It’s the second week of October of my daughter’s freshman year. My phone announces a text message from her. I open it up expecting to see a photo of her walking across campus or enjoying life at the sorority house. Instead, I see, “MOM!!!!! We have to put money down on an apartment next week or I won’t have a place to live next year!!” UGH!!! Seriously? She is two months in and barely knows anyone. I was not ready to start thinking about next year in October. But quickly, we adapted. Today I am going over tips to help you prepare for your college student’s first apartment.
So first things first. Furnished or unfurnished? if your student is moving into a furnished apartment, then you are golden.
· Get all the particulars from the complex about their process. Documents will need to be signed or cosigned, move in dates, how rent and utilities are paid, etc.
· Next semester, help your student figure out what they need to get rid of (sold, donated, or trashed), keep from their dorm, and either go in on a storage unit with others for the summer or pack it up and head home.
· Go enjoy your summer with your son or daughter.
If your son or daughter is going to need to furnish their apartment, this list is for you.
· If you do not live close to Oxford, consider renting a storage unit. Sometime after spring break, another mother and I rented a storage unit and began filling it. Our daughters began sorting through their things, boxing them up, and taking them to the unit when they could. A storage unit also made it easier when we were in town and would shop for furniture or were bringing something from home.
· Schedule a zoom or group call between the other roommates and their parents about what they want to be responsible for in the common areas. I do not recommend sharing the expense of single items. That only works well if all the roommates are living together the next year and that rarely occurs.
· Create a decorating plan. It can be super detailed, simple, or somewhere in between. What look do they want in their room? Have the roommates agreed about what they want the common areas to look like? Decide if you want to rent furniture, pull things from home, begin buying things, or a mix. We chose to go with purchasing resale items, pulling things from home, integrating some elements from her dorm room, and filling in with new items. When we were shopping, I chose to go a step further and helped her select pieces that we thought could be used beyond college or easily resold. Some may think this is too much, but I knew she would take care of what was purchased. I visited at least twice during the spring and took advantage of the opportunity to gather as much as possible in Oxford and leave it there instead of finding it all in Texas or online and having to move it back and forth. Don’t get me wrong, I still had a trailer FULL but I would have had to rent a truck to transport it had it ALL come from home. We were able to find good tables of varying sizes and shapes, upholstered chairs that we recovered inexpensively, mirrors, lamps, and a few decorative items.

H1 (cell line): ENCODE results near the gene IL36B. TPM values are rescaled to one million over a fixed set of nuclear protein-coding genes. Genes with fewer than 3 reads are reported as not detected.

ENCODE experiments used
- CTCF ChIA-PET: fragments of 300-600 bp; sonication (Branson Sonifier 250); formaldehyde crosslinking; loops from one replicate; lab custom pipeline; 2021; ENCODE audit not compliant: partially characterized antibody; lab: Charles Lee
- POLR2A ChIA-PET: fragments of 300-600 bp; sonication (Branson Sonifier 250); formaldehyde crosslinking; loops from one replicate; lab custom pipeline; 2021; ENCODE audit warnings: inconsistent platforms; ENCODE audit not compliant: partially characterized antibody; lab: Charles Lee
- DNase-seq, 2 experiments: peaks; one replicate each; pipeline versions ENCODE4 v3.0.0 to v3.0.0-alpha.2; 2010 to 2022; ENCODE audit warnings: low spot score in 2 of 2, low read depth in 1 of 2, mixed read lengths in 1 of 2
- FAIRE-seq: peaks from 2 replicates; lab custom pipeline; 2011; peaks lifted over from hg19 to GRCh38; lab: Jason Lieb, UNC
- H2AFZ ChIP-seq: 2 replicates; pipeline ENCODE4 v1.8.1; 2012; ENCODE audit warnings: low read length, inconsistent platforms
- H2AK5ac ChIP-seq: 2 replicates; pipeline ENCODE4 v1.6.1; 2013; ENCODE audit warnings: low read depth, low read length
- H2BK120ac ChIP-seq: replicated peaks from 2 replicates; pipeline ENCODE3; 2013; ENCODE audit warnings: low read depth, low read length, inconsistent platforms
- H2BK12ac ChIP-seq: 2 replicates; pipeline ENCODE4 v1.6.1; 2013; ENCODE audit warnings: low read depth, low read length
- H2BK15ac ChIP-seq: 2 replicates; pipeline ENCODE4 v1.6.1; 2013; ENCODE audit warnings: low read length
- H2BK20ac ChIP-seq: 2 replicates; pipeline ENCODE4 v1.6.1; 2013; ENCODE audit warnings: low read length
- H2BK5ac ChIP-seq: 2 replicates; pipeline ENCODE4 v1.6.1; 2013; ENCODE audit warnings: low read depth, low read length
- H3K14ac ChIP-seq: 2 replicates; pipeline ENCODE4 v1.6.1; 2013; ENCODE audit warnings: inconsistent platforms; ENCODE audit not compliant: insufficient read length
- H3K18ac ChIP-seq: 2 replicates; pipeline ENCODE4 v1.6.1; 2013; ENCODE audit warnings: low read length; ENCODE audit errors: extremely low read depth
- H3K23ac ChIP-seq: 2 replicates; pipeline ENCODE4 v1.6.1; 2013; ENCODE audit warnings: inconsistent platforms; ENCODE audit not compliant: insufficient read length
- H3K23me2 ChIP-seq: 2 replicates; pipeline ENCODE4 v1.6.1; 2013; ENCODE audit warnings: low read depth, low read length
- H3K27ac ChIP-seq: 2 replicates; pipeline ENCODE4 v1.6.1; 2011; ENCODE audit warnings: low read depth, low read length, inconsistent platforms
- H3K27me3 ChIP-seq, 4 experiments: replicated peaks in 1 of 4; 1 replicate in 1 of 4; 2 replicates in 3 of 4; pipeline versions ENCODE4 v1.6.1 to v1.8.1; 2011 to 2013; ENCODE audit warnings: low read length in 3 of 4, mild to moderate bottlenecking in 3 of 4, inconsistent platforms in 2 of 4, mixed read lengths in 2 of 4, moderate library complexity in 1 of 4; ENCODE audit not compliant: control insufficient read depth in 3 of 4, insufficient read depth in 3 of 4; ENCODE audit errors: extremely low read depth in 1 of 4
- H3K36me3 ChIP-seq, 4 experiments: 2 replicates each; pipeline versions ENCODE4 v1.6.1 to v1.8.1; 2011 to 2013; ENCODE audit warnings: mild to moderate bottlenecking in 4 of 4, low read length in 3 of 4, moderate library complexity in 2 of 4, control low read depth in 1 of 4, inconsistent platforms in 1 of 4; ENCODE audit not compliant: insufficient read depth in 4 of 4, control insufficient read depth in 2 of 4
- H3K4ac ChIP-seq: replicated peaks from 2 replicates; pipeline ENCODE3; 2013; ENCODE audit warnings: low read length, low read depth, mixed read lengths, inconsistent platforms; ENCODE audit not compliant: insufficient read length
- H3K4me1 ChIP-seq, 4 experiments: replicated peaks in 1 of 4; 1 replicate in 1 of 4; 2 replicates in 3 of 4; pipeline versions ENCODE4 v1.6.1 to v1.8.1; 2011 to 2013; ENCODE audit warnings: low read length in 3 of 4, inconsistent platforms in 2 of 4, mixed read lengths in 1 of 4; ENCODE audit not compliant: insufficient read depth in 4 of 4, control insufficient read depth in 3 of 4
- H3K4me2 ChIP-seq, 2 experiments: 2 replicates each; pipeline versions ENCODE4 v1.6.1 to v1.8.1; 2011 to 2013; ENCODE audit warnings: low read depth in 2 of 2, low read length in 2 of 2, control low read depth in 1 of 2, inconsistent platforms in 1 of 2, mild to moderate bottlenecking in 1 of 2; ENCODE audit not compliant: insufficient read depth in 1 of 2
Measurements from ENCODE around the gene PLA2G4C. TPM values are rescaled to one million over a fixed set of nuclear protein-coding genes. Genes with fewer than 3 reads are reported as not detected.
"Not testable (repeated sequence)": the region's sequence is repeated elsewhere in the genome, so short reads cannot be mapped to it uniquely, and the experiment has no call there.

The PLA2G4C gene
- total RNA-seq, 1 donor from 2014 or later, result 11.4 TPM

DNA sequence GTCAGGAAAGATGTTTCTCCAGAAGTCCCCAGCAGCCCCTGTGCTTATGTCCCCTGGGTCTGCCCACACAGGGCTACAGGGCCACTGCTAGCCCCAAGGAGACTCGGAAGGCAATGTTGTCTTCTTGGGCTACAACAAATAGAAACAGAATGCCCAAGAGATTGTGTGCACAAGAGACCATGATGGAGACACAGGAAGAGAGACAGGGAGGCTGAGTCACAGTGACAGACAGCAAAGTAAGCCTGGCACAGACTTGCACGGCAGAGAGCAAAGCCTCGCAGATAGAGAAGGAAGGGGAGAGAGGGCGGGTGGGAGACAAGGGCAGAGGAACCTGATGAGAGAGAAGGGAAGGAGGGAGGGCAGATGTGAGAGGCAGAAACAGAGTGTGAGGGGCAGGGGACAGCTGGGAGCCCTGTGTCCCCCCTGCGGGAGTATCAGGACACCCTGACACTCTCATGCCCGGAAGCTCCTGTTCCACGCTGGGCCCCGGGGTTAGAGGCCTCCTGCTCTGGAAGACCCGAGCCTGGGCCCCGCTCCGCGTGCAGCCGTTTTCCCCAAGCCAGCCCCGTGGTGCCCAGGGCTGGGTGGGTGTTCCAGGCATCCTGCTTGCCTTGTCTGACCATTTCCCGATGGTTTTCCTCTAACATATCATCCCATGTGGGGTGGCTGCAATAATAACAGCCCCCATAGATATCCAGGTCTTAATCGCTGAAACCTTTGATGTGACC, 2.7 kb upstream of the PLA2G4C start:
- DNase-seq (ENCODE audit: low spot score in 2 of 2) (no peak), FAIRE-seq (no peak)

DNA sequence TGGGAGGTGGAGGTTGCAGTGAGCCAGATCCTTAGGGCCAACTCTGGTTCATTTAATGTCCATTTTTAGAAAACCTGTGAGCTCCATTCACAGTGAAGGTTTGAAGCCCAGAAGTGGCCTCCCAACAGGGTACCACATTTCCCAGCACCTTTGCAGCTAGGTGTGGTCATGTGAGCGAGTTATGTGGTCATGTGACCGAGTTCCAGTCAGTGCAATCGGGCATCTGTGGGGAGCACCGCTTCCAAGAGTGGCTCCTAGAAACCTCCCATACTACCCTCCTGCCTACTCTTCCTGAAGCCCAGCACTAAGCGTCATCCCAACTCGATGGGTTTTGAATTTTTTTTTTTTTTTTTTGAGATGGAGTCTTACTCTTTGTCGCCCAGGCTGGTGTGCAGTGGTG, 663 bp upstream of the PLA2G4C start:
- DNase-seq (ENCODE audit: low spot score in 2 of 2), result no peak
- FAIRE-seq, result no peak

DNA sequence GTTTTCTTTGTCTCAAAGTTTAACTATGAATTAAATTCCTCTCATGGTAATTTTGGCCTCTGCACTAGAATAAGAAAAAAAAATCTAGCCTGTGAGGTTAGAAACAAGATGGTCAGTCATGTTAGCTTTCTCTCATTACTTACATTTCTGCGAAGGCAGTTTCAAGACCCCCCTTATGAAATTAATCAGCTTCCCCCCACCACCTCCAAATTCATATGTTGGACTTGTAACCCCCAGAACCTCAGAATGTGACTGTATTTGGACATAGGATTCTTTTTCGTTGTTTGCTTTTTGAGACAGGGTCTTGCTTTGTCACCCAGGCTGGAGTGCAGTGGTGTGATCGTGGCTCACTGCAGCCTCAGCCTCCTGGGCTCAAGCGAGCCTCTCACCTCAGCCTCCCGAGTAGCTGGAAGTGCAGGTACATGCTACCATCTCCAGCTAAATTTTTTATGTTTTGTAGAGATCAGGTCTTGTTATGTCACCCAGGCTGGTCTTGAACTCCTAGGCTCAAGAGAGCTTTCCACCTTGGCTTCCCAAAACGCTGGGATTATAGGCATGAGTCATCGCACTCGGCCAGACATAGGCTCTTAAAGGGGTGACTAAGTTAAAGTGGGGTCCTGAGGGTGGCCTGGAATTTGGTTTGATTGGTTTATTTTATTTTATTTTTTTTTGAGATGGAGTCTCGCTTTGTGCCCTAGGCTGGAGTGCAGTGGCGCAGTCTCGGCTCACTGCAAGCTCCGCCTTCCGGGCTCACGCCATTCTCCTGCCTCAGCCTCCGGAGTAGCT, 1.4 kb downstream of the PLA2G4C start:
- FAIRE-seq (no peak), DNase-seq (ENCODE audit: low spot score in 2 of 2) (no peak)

· Online and comparison shop to fill in gaps; Amazon, Walmart, Target, Wayfair, Overstock, Home Goods, etc. I ordered rugs, outdoor seating, pillows, a bedframe, mattress, and linens all online. Almost everything I found was marked down with free shipping. Amazon Prime days helped whether we were buying through Amazon or not; other online sellers offered sales and free shipping too.
· Divide and conquer with the other parents setting up any utilities that need to be coordinated.
· When moving in, take a video of the unit before you start dropping boxes and unrolling rugs so that you know what it needs to look like when move out rolls around in July. This can help get the deposit back.
· Pack move-in supplies so that you do not have to waste time going to the hardware store or Walmart. The following items were helpful as we were unpacking and hanging things.
o Packing tape
o Electric Drill or Screwdriver
o Phillips and flathead screwdrivers
o Ruler and Tape Measure
o Picture hangers for 10lbs. and under as well as 20lb. +
o Command strips and hooks
o Ladder and step stool
o Drapery hardware
o Painters Tape
o Shower Rod and hardware to hang it
o Heavy duty/outdoor extension cord
· Know when you need help and plan for it. We hired movers for three hours to unload the storeroom, unpack the trailer and SUV driving it, unroll and place rugs, and place heavy furniture. It was well worth the expense.
I know this is a lot! But like almost anything else, it is more manageable when you have a plan that fits. Breaking it into small manageable pieces, spread out over a few months, will make it much easier. Rent a storage unit, gather what is needed and show up with the tools, supplies, and manpower to make that move in happen. I hope this helped you start to think through what is next. Please like this post and let us know down below if it helped.